The processes takes too long while delivering scant results, argued RAND Corporation after an examination of a three-year federal demonstration project. A poll from The Commonwealth Fund and Kaiser Family Foundation found that more than half of physicians felts the administrative and reporting requirements involved in PCMH recognition were detracting from quality care.
Yet this data, too, must be taken with a grain of salt, said Barr.
“We understand that there were some studies a few years ago that didn’t find much difference between a recognized practice and other practices,” he said. “But again, I believe they were hampered by the fact that they looked at practices while they were still in transition, and those operating under previous iterations of the program.”
“Naturally, if you compare Level 1 and Level 2 practices using the early versions of the program to non-PCMH practices, you might not see much of a difference in performance or cost savings.”
“This is something that takes time to implement and mature and anchor into the daily operations of a practice. Patience isn’t always easy when it comes to the financials of healthcare, but we’ve been doing this since 2008 and our experience has shown that patience does actually pay off.”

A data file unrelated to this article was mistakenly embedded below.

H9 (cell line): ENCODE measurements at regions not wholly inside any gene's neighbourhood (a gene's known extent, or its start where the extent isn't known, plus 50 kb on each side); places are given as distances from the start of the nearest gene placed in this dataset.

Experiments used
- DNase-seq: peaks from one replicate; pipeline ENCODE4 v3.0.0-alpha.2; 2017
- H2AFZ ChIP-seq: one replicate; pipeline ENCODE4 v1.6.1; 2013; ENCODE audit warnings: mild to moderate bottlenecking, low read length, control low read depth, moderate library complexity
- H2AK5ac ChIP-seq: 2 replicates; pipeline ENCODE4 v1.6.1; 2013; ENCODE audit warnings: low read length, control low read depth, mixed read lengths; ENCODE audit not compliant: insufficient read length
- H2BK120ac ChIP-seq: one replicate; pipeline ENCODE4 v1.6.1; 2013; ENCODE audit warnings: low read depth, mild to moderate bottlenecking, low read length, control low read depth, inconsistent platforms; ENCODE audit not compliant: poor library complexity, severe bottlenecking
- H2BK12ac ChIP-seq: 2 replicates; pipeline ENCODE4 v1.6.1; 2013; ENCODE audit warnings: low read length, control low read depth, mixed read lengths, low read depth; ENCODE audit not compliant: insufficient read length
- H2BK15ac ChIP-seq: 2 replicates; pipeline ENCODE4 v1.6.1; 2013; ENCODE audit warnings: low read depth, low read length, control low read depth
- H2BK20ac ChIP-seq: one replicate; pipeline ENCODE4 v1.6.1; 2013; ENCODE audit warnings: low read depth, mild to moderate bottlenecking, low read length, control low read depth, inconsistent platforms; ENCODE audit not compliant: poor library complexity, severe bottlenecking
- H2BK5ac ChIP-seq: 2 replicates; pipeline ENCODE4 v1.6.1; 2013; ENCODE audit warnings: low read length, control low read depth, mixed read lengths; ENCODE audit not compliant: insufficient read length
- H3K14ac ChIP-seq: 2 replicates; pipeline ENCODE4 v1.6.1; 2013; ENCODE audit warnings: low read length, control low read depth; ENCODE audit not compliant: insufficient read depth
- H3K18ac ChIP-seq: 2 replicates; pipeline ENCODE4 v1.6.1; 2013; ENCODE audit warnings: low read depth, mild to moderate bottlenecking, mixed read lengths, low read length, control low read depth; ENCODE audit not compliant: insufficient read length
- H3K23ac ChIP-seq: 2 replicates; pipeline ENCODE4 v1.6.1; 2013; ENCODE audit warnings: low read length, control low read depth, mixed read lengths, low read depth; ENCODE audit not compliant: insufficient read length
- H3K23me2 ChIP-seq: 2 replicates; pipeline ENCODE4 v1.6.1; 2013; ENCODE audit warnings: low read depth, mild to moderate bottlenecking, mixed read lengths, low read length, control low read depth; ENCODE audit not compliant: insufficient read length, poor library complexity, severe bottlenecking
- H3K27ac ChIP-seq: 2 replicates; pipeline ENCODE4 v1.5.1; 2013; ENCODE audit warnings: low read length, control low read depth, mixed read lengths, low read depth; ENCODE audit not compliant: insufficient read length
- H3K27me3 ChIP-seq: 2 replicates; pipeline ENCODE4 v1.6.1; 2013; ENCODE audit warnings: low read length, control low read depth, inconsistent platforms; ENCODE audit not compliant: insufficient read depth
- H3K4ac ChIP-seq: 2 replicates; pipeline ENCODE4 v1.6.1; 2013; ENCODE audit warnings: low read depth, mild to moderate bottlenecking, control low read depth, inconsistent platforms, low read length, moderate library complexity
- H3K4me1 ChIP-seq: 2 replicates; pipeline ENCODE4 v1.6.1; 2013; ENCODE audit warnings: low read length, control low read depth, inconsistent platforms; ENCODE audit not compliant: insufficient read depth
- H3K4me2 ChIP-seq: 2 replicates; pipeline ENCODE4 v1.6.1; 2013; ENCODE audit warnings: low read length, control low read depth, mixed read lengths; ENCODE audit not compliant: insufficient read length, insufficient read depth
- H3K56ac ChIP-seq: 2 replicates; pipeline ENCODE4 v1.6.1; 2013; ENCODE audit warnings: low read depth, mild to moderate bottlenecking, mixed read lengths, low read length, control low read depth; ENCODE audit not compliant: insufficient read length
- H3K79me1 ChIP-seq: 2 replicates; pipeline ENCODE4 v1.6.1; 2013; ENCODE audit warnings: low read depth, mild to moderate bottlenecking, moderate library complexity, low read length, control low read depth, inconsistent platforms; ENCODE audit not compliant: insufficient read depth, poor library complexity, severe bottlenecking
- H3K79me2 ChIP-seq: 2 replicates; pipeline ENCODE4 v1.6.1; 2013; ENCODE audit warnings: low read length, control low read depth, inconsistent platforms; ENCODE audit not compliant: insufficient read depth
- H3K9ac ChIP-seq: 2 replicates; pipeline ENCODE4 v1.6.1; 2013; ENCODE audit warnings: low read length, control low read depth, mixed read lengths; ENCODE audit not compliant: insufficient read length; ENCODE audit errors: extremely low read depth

Some primary care providers may feel as if they do not have the luxury to be patient in a regulatory and reimbursement environment that is finding new ways to squeeze them every day. Barr hopes the revamped PCMH recognition process will help providers move towards a more efficient, effective way to deliver care, but they will need more than yearly check-ins to succeed in an increasingly data-driven world.
“It’s time to optimize EHRs so that we can really align them with what we need to do to improve patient care,” he urged stakeholders.
“Practices that adopt the PCMH and specialty practice recognition that already have EHRs in place should focus on optimizing their tools to create the best possible systems they can for individualized patient care. That means adding clinical decision support and longitudinal care plans and not just doing checkboxes.”
EHRs should be redesigned to effective tell the patient’s story, he said, and equip providers across the care continuum with the data they need to make informed, personalized, and effective choices with the patient and her caregivers.
“A patient record should be actually useful to those who need it in any healthcare setting,” said Barr. “EHRs should help clinicians identify the questions that they should be asking and be able to improve the clinician’s understanding of what that patient needs, what has been accomplished, and who is involved. That way everyone who receives the record is working from the same set of data and can collaborate effectively.”
“Practices need the underlying technical infrastructure that can truly support them in their journey towards becoming a medical home. We think we’ve made it a lot easier to get there from our end, but their health IT use is also a major factor in whether or not they can successfully improve quality and outcomes.”